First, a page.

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  • Current Event
    7 months ago
    by geoleo
    +24 +6

    Scientists stunned by huge light discovery

    Scientists have just found a way to create a new form of light that could totally change the future of computing and communications. Researchers in a lab at the Massachusetts Institute of Technology were able to link photons and create an entirley new light form that could be used to build light crystals with tremendous scientific applications.

  • Current Event
    7 months ago
    by zyery
    +14 +4

    System of seven Earth-like planets could support life

    The TRAPPIST-1 planetary system is now at the center of the search for life outside our solar system. Seven Earth-sized terrestrial planets have been discovered orbiting an ultra-cool dwarf star. They’re the most promising target yet in the search for life outside our solar system. 40 light years away, the planets are—like Earth—terrestrial rocky worlds that could support life under the right atmospheric conditions.

  • Current Event
    7 months ago
    by tukka
    +31 +7

    MIT Just Created Living Plants That Glow Like A Lamp, And Could Grow Glowing Trees To Replace Streetlights

    Roads of the future could be lit by glowing trees instead of streetlamps, thanks to a breakthrough in creating bioluminescent plants. Experts injected specialized nanoparticles into the leaves of a watercress plant, which caused it to give off a dim light for nearly four hours. This could solve lots of problems. The chemical involved, which produced enough light to read a book by, is the same as is used by fireflies to create their characteristic shine. To create their glowing plants, engineers from the Massachusetts Institute of Technology (MIT) turned to...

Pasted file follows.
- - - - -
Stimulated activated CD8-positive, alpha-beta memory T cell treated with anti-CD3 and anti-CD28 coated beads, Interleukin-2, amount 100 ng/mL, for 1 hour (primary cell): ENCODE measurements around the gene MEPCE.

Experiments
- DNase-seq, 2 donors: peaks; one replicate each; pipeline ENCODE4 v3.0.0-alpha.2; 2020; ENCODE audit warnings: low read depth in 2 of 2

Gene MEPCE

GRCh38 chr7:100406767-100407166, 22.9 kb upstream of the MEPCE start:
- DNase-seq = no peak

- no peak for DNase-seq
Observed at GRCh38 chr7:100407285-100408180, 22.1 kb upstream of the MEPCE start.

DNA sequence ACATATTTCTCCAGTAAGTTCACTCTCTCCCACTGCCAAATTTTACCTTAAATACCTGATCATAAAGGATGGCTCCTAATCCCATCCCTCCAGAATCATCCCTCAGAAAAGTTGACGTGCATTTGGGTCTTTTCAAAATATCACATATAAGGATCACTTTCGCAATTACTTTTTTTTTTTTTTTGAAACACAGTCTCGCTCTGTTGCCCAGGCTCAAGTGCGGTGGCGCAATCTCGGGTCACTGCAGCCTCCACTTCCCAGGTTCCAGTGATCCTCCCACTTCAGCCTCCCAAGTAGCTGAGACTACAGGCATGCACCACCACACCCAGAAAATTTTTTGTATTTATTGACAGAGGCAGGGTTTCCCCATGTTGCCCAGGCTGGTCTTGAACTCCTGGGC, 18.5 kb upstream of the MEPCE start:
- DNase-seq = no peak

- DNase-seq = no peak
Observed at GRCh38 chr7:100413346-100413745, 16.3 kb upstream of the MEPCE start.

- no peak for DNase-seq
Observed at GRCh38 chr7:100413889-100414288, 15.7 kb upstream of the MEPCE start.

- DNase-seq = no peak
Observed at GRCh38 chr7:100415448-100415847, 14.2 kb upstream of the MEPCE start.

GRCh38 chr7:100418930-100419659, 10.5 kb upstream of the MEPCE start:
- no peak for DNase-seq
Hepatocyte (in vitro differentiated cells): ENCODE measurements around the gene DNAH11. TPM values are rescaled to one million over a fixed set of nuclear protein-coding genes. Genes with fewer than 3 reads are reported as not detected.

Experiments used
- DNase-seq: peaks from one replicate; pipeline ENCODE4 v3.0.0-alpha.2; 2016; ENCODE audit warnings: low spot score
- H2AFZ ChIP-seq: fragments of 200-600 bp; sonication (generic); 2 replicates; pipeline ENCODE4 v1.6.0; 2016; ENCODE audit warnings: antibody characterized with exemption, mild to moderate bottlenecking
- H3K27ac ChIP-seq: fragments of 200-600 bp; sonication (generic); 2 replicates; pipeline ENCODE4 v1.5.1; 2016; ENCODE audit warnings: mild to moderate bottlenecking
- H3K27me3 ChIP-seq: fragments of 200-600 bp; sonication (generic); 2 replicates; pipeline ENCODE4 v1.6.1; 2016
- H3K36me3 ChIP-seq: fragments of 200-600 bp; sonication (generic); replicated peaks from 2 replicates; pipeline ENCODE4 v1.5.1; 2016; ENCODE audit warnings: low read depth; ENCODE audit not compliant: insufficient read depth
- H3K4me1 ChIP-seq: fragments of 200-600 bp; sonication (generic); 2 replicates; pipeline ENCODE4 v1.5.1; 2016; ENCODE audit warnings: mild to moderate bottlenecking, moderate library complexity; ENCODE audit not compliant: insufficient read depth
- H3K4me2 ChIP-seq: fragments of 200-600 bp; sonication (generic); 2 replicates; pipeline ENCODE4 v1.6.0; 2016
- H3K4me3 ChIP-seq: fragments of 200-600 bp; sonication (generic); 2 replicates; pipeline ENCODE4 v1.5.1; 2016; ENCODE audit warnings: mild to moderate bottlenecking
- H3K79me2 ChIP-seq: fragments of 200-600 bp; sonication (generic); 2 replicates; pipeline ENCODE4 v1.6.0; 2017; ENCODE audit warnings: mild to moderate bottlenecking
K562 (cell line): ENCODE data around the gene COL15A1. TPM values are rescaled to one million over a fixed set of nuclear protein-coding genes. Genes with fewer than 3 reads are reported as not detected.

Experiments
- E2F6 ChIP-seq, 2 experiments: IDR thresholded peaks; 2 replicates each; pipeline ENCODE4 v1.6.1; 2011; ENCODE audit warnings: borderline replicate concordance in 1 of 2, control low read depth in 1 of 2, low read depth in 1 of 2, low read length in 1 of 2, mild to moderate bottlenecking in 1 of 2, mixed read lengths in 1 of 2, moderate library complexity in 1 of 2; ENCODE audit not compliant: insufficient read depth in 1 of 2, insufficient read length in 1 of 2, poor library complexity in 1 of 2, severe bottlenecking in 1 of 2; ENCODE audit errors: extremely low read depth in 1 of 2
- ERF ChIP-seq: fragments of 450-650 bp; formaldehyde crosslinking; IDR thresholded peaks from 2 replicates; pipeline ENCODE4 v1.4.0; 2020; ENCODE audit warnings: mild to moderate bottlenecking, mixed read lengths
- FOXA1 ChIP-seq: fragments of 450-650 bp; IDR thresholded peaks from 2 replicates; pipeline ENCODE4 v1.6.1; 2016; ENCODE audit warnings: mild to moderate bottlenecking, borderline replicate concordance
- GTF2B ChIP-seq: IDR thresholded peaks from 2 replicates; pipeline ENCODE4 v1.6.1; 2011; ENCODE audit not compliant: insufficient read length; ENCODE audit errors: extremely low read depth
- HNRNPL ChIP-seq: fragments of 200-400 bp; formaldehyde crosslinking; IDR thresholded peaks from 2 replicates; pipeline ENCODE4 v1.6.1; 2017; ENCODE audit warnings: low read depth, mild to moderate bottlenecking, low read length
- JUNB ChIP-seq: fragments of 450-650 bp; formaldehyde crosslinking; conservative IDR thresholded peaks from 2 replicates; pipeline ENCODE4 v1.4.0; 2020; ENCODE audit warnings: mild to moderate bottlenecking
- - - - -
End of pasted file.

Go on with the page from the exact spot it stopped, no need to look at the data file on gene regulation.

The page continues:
• Current Event
    7 months ago
    by spacepopper
    +24 +4

    New shark species discovered in the Atlantic Ocean had ancestors older than dinosaurs

    Scientists have discovered a new species of shark which makes its home in the Atlantic Ocean. This particular family of the deep-sea predators was so elusive that it took scientists decades to identify that a new species exists in the Atlantic Ocean. The species belongs to the sixgill sharks family and has been named the Atlantic sixgill shark. Unlike the sixgill sharks residing in the Indian and Pacific oceans, who share similarities with each other, the Atlantic sixgill sharks are different, although the differences are not easy to spot for the naked eye.

  • Current Event
    6 months ago
    by jedlicka
    +18 +6

    New Species of Tardigrade Discovered in Japanese Parking Lot

    Say hello to Macrobiotus shonaicus, a completely new species of tardigrade—those incredibly resilient microscopic wee beasties that likely have what it takes to survive the apocalypse.

  • Current Event
    6 months ago
    by Nelson
    +19 +5

    Scientists find a previously unknown mega-colony of penguins on Antarctic islands

    More than 1.5 million Adelie penguins were unexpectedly found on the Danger Islands.

  • Current Event
    6 months ago
    by ckshenn
    +20 +6

    Human skin bacteria have cancer-fighting powers

    The microbes make a compound that disrupts DNA formation in tumor cells. Certain skin-dwelling microbes may be anticancer superheroes, reining in uncontrolled cell growth. This surprise discovery could one day lead to drugs that treat or maybe even prevent skin cancer.

  • Current Event
    6 months ago
    by aj0690
    +14 +4

    Stem cells shed light on potential anti-Alzheimer’s compound

    Toxic deposits of the proteins amyloid beta and tau in the brain have been implicated in Alzheimer’s disease, but the understanding of exactly how these proteins interact to cause dementia is still largely a mystery. Scientists at the University of Washington are using stem cells from Alzheimer’s patients to study the two proteins—and they’ve hit upon a compound that seems to lessen the buildup of them in brain cells.

  • Current Event
    6 months ago
    by doodlegirl
    +16 +4

    Donor star breathes life into zombie companion